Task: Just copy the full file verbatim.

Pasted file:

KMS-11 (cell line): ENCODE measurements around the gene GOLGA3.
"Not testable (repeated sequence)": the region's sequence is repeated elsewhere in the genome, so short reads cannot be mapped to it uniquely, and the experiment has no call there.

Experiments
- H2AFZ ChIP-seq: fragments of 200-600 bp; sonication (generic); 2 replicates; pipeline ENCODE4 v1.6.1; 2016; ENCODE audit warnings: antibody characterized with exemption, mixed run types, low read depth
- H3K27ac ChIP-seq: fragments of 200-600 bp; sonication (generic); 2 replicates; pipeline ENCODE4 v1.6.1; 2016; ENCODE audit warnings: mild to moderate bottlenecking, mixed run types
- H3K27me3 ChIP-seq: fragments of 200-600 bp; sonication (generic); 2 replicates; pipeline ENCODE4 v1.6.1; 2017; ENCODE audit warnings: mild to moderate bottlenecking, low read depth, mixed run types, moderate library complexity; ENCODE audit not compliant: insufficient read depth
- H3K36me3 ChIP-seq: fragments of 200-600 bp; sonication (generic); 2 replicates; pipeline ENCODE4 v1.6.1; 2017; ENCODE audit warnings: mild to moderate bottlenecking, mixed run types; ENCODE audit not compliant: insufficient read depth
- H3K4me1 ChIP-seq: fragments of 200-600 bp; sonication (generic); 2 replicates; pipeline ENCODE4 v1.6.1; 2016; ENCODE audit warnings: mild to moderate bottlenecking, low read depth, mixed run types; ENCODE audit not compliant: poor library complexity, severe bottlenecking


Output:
KMS-11 (cell line): ENCODE measurements around the gene GOLGA3.
"Not testable (repeated sequence)": the region's sequence is repeated elsewhere in the genome, so short reads cannot be mapped to it uniquely, and the experiment has no call there.

Experiments
- H2AFZ ChIP-seq: fragments of 200-600 bp; sonication (generic); 2 replicates; pipeline ENCODE4 v1.6.1; 2016; ENCODE audit warnings: antibody characterized with exemption, mixed run types, low read depth
- H3K27ac ChIP-seq: fragments of 200-600 bp; sonication (generic); 2 replicates; pipeline ENCODE4 v1.6.1; 2016; ENCODE audit warnings: mild to moderate bottlenecking, mixed run types
- H3K27me3 ChIP-seq: fragments of 200-600 bp; sonication (generic); 2 replicates; pipeline ENCODE4 v1.6.1; 2017; ENCODE audit warnings: mild to moderate bottlenecking, low read depth, mixed run types, moderate library complexity; ENCODE audit not compliant: insufficient read depth
- H3K36me3 ChIP-seq: fragments of 200-600 bp; sonication (generic); 2 replicates; pipeline ENCODE4 v1.6.1; 2017; ENCODE audit warnings: mild to moderate bottlenecking, mixed run types; ENCODE audit not compliant: insufficient read depth
- H3K4me1 ChIP-seq: fragments of 200-600 bp; sonication (generic); 2 replicates; pipeline ENCODE4 v1.6.1; 2016; ENCODE audit warnings: mild to moderate bottlenecking, low read depth, mixed run types; ENCODE audit not compliant: poor library complexity, severe bottlenecking